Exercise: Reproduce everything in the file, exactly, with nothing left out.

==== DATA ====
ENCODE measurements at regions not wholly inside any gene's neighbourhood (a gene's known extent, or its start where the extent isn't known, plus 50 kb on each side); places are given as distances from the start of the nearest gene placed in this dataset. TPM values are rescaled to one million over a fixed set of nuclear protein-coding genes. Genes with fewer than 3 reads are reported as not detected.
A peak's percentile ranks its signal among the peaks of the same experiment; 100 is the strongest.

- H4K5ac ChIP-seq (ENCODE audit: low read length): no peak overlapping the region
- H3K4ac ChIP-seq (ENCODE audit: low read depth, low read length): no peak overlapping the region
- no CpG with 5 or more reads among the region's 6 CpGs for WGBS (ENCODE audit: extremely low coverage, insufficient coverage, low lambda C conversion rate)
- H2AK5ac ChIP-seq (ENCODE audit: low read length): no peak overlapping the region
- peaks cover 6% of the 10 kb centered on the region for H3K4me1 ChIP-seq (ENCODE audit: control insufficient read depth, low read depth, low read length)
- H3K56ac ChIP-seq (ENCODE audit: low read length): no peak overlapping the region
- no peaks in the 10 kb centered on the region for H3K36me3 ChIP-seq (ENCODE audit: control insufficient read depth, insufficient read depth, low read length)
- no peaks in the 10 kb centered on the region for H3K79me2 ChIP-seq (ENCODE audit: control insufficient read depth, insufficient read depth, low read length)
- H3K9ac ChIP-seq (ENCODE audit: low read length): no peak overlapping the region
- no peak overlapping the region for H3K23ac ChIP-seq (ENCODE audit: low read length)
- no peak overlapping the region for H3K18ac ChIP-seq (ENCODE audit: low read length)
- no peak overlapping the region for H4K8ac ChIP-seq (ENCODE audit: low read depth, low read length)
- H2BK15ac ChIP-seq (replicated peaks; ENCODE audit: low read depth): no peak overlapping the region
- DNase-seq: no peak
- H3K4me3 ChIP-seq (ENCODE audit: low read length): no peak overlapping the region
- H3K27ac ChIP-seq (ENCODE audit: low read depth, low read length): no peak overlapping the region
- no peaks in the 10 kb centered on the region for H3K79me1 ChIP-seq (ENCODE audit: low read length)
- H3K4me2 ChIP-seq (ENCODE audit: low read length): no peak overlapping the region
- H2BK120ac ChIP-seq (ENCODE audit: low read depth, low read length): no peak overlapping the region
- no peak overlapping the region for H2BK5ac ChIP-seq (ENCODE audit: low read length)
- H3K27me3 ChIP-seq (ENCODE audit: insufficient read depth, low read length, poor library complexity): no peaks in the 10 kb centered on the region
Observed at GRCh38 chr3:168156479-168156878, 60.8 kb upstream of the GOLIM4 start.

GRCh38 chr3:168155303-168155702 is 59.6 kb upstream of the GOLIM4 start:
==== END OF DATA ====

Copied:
ENCODE measurements at regions not wholly inside any gene's neighbourhood (a gene's known extent, or its start where the extent isn't known, plus 50 kb on each side); places are given as distances from the start of the nearest gene placed in this dataset. TPM values are rescaled to one million over a fixed set of nuclear protein-coding genes. Genes with fewer than 3 reads are reported as not detected.
A peak's percentile ranks its signal among the peaks of the same experiment; 100 is the strongest.

- H4K5ac ChIP-seq (ENCODE audit: low read length): no peak overlapping the region
- H3K4ac ChIP-seq (ENCODE audit: low read depth, low read length): no peak overlapping the region
- no CpG with 5 or more reads among the region's 6 CpGs for WGBS (ENCODE audit: extremely low coverage, insufficient coverage, low lambda C conversion rate)
- H2AK5ac ChIP-seq (ENCODE audit: low read length): no peak overlapping the region
- peaks cover 6% of the 10 kb centered on the region for H3K4me1 ChIP-seq (ENCODE audit: control insufficient read depth, low read depth, low read length)
- H3K56ac ChIP-seq (ENCODE audit: low read length): no peak overlapping the region
- no peaks in the 10 kb centered on the region for H3K36me3 ChIP-seq (ENCODE audit: control insufficient read depth, insufficient read depth, low read length)
- no peaks in the 10 kb centered on the region for H3K79me2 ChIP-seq (ENCODE audit: control insufficient read depth, insufficient read depth, low read length)
- H3K9ac ChIP-seq (ENCODE audit: low read length): no peak overlapping the region
- no peak overlapping the region for H3K23ac ChIP-seq (ENCODE audit: low read length)
- no peak overlapping the region for H3K18ac ChIP-seq (ENCODE audit: low read length)
- no peak overlapping the region for H4K8ac ChIP-seq (ENCODE audit: low read depth, low read length)
- H2BK15ac ChIP-seq (replicated peaks; ENCODE audit: low read depth): no peak overlapping the region
- DNase-seq: no peak
- H3K4me3 ChIP-seq (ENCODE audit: low read length): no peak overlapping the region
- H3K27ac ChIP-seq (ENCODE audit: low read depth, low read length): no peak overlapping the region
- no peaks in the 10 kb centered on the region for H3K79me1 ChIP-seq (ENCODE audit: low read length)
- H3K4me2 ChIP-seq (ENCODE audit: low read length): no peak overlapping the region
- H2BK120ac ChIP-seq (ENCODE audit: low read depth, low read length): no peak overlapping the region
- no peak overlapping the region for H2BK5ac ChIP-seq (ENCODE audit: low read length)
- H3K27me3 ChIP-seq (ENCODE audit: insufficient read depth, low read length, poor library complexity): no peaks in the 10 kb centered on the region
Observed at GRCh38 chr3:168156479-168156878, 60.8 kb upstream of the GOLIM4 start.

GRCh38 chr3:168155303-168155702 is 59.6 kb upstream of the GOLIM4 start: